Tan Si Min

Apart from the mind-intriguing engagements I had with my professors during lectures and tutorials, I also had insightful exchanges with fellow students (on her immersion at LSE).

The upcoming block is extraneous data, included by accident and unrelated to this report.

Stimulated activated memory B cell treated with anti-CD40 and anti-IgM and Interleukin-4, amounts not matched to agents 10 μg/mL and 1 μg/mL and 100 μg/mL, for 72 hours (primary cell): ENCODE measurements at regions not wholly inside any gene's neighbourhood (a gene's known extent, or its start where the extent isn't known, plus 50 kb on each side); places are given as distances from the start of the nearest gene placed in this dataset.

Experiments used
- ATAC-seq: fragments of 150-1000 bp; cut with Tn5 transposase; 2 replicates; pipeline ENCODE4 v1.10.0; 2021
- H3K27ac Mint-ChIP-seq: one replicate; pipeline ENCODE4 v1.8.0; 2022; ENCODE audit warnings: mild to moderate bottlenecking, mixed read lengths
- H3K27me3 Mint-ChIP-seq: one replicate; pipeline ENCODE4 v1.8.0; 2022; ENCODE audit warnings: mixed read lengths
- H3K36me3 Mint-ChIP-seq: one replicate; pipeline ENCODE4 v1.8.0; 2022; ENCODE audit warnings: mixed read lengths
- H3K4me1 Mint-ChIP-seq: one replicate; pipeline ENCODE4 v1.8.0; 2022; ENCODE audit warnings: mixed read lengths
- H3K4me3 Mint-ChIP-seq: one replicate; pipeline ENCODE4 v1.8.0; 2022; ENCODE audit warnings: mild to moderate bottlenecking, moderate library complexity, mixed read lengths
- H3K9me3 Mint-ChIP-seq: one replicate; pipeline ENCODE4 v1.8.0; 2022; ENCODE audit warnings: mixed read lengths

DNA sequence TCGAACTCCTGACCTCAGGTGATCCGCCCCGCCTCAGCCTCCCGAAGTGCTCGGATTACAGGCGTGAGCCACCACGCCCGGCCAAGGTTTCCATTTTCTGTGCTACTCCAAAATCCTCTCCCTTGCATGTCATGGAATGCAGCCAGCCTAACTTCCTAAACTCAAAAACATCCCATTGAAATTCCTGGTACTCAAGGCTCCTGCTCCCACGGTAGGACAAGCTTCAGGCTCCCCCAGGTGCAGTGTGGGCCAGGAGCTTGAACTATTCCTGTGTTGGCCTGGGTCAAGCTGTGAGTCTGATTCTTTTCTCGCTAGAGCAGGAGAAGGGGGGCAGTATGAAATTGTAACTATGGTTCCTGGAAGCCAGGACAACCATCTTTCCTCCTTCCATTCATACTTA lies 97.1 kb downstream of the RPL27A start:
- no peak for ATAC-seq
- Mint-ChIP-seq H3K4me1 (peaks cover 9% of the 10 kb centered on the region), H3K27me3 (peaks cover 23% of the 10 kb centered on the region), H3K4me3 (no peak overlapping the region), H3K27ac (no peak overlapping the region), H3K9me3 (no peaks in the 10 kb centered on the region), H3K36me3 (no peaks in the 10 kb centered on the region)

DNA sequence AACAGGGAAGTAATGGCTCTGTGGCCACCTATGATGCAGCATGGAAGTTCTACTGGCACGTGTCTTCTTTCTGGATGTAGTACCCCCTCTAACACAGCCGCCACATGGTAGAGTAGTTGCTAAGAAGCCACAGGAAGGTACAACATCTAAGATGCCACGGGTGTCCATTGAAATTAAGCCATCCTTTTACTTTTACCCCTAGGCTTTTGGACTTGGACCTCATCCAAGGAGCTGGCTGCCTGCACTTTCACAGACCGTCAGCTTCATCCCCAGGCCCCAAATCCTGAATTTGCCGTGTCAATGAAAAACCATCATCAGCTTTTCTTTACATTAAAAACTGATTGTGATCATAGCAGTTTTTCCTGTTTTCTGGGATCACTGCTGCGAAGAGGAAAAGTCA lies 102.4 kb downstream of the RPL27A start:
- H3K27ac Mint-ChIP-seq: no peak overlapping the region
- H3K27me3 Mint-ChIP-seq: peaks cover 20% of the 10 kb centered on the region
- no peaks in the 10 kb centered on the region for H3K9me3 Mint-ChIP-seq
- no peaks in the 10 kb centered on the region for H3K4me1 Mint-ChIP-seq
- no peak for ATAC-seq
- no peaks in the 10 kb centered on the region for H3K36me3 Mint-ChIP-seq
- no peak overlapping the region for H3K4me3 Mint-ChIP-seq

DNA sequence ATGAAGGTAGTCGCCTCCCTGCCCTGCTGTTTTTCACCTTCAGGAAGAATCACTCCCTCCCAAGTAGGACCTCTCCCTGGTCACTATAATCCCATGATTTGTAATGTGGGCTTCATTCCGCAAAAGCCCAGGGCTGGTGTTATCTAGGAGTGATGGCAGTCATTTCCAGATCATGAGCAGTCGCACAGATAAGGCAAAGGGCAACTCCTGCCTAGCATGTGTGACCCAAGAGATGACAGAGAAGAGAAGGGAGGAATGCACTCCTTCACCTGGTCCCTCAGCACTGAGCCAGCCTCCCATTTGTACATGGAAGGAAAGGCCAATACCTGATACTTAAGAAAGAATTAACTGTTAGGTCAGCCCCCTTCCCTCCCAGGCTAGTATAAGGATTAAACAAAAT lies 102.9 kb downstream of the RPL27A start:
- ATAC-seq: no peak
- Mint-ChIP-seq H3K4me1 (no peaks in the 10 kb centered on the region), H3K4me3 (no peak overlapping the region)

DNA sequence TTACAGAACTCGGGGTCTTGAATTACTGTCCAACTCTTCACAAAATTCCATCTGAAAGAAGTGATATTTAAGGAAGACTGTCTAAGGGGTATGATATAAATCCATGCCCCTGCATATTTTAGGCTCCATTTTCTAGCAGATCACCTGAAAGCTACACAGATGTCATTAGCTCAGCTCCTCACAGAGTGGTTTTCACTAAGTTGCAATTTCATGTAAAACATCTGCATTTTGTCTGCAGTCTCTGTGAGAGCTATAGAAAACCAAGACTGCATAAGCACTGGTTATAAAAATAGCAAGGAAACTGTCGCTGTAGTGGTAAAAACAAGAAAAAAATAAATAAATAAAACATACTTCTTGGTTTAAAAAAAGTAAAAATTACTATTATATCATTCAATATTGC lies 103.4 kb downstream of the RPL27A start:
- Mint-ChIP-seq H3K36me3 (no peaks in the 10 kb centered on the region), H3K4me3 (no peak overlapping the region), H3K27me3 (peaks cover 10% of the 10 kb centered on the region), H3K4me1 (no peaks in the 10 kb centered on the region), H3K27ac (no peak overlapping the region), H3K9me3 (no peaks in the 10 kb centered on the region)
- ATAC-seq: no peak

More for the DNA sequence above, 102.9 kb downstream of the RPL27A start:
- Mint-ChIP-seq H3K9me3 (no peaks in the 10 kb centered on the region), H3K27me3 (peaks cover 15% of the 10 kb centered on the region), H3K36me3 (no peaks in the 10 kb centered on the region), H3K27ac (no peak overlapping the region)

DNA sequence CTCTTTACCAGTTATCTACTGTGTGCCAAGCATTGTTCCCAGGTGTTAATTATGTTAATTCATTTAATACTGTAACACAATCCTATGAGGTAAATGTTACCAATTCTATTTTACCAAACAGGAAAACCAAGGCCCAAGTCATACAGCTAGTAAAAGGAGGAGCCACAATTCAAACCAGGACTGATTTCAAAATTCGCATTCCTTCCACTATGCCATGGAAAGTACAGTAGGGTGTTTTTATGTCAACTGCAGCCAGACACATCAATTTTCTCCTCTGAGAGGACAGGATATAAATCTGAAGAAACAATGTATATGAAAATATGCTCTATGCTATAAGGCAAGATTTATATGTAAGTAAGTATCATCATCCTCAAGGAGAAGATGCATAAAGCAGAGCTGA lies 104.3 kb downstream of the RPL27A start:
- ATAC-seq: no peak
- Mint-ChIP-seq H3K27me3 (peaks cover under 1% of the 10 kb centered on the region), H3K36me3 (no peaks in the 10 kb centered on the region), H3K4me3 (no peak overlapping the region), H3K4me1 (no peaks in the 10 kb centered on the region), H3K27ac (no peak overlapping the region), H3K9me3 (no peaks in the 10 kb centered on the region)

Discover SIM GE It wasn’t just books, lectures and exams for University of London graduates Tan Si Min and Stephanie Shayne Ora. While students with the Singapore Institute of Management’s UOL academic programmes, they took the opportunity to go on overseas immersion study programmes, work as interns abroad and participate in community work. “Over the course of the three years I have spent at SIM campus, I had been engaged in activities such as entrepreneurial, charity and sporting events, as well as three Education Abroad programmes,” says Si Min, 23 (BSc in Economics & Management). Insightful exchanges at LSE She attended six weeks of classes at the London School of Economics (picture above). “Apart from the mind-intriguing engagements I had with my professors during lectures and tutorials, I also had insightful exchanges with fellow students.” Away from home allowed Si Min to discover within herself a new sense of independence and to take full responsibilities for her own actions. Si Min also participated in SIM’s six-week Summer Institute in 2011. Here, students examine concepts related to the somewhat grandiose theme “Economic Competitiveness, Innovation and Creative Cultures”. The programme was conducted by lecturers from abroad. The accumulation of such diverse and intellectually stimulating experiences has helped shaped the perspectives that she has today, says Si Min. And she strongly believes students must possess a strong conviction to want to learn if they are to thrive in any educational setting. Enrolling in these programmes is currently voluntary. But should it be made compulsory to all university students? Well, according to Si Min, in order to truly benefit, the student must go in with a willing heart and a hungry mind. Understanding guanxi Si Min also worked for three months as an intern at the Sino-Singapore Guangzhou Knowledge City in Guangzhou, China. While there, she experienced firsthand the unique China style of social networking known as guanxi. She felt troubled by this practice but notes that it remains “one of the most effective and prevalent antidotes in ensuring or facilitating effective business negotiations in the Chinese corporate culture, and it is certainly a skill that one has to be attuned to, in business engagements with the Chinese”. See also separate story on Stephanie Ora. --- Posted, November 2012